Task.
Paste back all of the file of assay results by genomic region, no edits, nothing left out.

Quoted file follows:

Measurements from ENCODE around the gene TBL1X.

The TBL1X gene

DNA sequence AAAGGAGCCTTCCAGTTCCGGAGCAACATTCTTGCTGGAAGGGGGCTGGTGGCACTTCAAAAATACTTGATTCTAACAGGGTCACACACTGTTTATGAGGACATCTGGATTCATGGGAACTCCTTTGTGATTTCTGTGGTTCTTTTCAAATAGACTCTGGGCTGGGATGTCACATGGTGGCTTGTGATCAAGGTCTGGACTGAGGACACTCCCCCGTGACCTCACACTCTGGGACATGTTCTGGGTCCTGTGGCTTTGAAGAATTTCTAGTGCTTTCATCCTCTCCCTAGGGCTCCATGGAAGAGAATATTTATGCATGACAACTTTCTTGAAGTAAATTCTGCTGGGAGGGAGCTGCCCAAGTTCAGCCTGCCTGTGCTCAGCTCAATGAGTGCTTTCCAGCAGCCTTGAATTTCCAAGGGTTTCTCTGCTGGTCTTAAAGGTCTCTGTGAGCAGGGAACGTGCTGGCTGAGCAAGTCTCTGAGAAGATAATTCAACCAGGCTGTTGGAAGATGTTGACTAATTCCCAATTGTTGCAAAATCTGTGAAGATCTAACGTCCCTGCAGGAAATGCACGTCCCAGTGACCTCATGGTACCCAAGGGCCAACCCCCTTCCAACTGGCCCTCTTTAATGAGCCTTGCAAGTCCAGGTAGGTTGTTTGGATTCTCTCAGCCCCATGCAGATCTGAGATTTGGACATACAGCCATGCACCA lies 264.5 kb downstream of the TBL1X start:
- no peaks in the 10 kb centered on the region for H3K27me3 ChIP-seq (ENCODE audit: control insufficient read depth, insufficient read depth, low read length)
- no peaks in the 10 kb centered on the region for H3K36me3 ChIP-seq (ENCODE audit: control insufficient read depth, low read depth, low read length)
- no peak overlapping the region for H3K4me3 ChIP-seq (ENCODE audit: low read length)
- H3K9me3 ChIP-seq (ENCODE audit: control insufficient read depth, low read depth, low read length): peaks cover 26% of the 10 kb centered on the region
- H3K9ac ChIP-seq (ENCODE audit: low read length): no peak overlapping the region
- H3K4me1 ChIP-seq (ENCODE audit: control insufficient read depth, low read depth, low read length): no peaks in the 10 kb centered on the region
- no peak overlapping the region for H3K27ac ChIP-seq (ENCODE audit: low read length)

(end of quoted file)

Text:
Measurements from ENCODE around the gene TBL1X.

The TBL1X gene

DNA sequence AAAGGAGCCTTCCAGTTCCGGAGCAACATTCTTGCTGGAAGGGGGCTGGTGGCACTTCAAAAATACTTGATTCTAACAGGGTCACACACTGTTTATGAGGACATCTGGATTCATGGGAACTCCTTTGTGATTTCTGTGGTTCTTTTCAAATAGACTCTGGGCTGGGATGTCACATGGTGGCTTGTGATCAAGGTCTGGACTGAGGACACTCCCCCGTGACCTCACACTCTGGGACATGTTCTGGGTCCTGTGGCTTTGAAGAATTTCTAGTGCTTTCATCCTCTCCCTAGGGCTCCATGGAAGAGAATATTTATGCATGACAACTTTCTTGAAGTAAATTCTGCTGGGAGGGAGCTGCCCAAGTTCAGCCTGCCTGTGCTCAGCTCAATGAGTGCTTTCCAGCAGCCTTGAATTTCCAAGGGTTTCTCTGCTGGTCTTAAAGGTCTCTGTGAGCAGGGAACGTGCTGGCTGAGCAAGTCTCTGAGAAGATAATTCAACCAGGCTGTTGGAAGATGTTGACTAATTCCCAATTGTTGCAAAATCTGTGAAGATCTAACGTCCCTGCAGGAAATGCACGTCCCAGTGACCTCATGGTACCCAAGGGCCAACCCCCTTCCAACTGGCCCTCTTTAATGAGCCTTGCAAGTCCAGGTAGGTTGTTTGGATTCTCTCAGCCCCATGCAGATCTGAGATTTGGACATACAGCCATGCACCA lies 264.5 kb downstream of the TBL1X start:
- no peaks in the 10 kb centered on the region for H3K27me3 ChIP-seq (ENCODE audit: control insufficient read depth, insufficient read depth, low read length)
- no peaks in the 10 kb centered on the region for H3K36me3 ChIP-seq (ENCODE audit: control insufficient read depth, low read depth, low read length)
- no peak overlapping the region for H3K4me3 ChIP-seq (ENCODE audit: low read length)
- H3K9me3 ChIP-seq (ENCODE audit: control insufficient read depth, low read depth, low read length): peaks cover 26% of the 10 kb centered on the region
- H3K9ac ChIP-seq (ENCODE audit: low read length): no peak overlapping the region
- H3K4me1 ChIP-seq (ENCODE audit: control insufficient read depth, low read depth, low read length): no peaks in the 10 kb centered on the region
- no peak overlapping the region for H3K27ac ChIP-seq (ENCODE audit: low read length)